The laws are there to protect the animals

The Animal Welfare Act (AWA) is the overarching protective law that prevents inhumane treatment of animals, which would include irresponsible breeding. According to the USDA, in regards to licensing for dog breeders there are exemptions; having 4 or less female dogs for breeding, sales where the buyer, seller, and dog are in the same space and able to observe the animal, buying dogs solely for your own use, and more.

How to find out if your breeder is responsible?

If you are looking at an individual breeder and want to find out if they’re responsible, the most telling way is to visit their facility and see how the dogs are treated and kept. You’ll want to ask questions about the process, history, and families of the dogs; a responsible breeder would have nothing to hide here.

Irresponsibility when it comes to canine breeding can also take the form of ignorance, which means that certain backyard breeders don’t learn the proper procedures to follow or take certain health problems into consideration. Certain watchdog organizations like the ASPCA are great resources for those looking to learn more.

What are some telltale signs of an irresponsible breeder?

As we mentioned before, living conditions and the transparency of the breeder are one of the greatest indicators of whether or not you’re dealing with a bad breeder. Other indicators could include breeding the bog before age 2, having a ton of litters available for lower than market prices throughout the year, having odd or rare breed characteristics as a selling point, and counterintuitive spaying and neutering policies.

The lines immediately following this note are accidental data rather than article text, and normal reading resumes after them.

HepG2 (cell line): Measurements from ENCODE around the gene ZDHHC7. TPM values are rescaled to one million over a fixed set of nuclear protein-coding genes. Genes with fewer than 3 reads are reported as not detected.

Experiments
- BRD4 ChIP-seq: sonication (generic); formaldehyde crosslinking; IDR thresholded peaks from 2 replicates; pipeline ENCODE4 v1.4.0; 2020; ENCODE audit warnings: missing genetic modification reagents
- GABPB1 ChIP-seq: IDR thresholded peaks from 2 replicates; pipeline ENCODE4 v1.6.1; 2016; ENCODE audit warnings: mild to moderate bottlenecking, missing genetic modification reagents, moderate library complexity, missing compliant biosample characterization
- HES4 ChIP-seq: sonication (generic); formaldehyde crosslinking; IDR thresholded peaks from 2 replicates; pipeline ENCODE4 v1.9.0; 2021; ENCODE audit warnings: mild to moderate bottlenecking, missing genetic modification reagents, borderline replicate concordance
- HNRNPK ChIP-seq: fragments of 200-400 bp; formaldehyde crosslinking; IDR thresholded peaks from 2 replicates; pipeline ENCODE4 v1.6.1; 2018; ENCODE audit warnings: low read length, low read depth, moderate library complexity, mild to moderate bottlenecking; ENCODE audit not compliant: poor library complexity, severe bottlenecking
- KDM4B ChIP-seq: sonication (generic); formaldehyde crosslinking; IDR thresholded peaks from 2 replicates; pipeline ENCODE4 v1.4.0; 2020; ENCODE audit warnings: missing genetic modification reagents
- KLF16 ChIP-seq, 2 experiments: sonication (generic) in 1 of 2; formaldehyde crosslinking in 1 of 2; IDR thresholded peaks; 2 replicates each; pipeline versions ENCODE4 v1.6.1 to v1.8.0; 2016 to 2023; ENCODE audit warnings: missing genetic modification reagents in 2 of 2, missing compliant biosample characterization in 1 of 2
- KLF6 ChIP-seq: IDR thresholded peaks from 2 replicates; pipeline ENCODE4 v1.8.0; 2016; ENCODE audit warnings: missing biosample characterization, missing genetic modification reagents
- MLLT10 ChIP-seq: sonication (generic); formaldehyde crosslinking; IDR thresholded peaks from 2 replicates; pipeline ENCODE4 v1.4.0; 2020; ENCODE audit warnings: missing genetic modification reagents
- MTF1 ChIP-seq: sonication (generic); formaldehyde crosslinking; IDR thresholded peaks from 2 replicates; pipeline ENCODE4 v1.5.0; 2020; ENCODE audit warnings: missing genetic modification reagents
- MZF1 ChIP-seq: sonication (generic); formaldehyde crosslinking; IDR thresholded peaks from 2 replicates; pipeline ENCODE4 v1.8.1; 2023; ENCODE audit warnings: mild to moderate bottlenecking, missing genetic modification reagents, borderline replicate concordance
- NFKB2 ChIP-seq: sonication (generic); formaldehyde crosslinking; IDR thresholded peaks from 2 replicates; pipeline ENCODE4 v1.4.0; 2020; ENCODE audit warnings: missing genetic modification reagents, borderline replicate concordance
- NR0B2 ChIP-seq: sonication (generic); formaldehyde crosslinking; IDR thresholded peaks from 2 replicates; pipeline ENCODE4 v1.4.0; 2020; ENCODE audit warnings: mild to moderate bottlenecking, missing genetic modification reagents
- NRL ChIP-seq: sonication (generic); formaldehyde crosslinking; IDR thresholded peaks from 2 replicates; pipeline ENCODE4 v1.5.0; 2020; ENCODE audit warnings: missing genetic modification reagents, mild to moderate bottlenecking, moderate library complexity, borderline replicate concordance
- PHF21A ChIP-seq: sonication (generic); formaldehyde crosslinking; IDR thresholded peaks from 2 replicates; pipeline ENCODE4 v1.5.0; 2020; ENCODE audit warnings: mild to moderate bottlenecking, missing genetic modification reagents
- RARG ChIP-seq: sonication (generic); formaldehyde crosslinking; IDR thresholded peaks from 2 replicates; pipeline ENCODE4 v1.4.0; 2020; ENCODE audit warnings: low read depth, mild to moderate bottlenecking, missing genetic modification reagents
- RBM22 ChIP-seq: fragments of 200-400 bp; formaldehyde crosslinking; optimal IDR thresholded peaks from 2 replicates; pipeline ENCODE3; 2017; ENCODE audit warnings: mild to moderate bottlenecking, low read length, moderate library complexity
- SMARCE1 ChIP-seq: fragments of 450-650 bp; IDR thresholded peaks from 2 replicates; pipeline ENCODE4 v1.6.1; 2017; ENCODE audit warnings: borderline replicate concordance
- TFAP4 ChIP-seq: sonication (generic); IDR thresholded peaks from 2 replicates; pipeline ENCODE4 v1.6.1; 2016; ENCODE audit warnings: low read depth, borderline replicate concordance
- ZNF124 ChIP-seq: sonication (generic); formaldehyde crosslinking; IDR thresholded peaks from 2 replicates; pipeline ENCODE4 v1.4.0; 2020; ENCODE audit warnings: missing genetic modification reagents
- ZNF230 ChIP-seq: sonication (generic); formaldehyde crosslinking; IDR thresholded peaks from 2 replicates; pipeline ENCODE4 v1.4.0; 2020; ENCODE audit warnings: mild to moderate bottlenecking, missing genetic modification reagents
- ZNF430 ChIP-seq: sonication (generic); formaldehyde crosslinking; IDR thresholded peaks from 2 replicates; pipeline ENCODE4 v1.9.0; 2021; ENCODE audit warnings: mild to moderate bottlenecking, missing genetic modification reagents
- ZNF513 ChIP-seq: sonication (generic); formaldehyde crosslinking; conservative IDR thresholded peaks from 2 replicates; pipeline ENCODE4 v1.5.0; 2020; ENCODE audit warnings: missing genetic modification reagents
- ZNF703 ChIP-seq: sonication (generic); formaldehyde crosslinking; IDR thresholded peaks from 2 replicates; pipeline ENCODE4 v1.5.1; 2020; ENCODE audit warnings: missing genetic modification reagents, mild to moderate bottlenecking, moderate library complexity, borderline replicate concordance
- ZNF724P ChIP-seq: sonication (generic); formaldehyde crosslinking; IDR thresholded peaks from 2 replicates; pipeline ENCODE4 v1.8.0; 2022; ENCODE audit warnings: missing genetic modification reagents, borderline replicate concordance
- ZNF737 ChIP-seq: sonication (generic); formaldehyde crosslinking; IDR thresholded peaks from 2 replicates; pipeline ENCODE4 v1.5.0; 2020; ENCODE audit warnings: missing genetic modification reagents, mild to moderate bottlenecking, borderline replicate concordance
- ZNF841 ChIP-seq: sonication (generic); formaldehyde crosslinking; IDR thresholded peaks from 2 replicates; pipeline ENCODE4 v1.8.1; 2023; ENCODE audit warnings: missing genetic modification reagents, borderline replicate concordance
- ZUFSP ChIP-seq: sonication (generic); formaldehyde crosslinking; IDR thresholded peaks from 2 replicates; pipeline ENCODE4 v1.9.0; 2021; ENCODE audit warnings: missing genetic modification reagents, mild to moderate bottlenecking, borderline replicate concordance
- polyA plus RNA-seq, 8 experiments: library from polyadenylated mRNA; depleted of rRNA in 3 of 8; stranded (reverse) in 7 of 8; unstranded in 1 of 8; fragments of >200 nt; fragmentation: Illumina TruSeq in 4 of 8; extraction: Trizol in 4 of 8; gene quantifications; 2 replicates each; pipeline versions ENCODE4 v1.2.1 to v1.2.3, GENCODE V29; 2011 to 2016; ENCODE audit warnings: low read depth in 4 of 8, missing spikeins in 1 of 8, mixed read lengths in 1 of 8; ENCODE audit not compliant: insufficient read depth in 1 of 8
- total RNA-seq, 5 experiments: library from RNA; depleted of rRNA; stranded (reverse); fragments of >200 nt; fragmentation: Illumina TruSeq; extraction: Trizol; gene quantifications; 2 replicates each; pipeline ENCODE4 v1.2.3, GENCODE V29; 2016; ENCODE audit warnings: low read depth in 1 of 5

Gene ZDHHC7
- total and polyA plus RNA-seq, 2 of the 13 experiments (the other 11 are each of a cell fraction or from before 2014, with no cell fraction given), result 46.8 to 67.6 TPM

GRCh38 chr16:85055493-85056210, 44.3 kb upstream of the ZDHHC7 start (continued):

Are genetics the answer?

Responsible breeders like the ones we’ve mentioned above follow the laws and keep the wellbeing of the dog at the forefront. A responsible breeder will use genetic testing when going to breed two animals.

This can be as simple as taking a swab test from both animals and looking for hidden conditions or problems. From there, they can ensure that one animal who is free from those conditions mates with one who may have those conditions in order to allow the dominant and recessive aspects of genetics to play out. Such a step, which is skipped during irresponsible breeding, would prevent many of the ugly genetic problems that certain breeds suffer from.

The cost difference for responsibly bred dogs

Anybody who has shopped around for so-called purebred breeds or highly desirable breeds knows that the price point can be way up there.

The upfront cost of a responsibly bred animal, regardless of breed, is going to be higher than those irresponsibly bred. Irresponsibly bred puppies may come at a lower price point, but the cost may also be more in the long run because that breeder didn’t take into consideration health and genetic issues the dogs had. Something that is pricier than a responsibly bred dog, are ongoing veterinary bills.

Responsible dog breeders should be open to hearing any health concerns and can make certain guarantees regarding the future health of the dog because they did their research.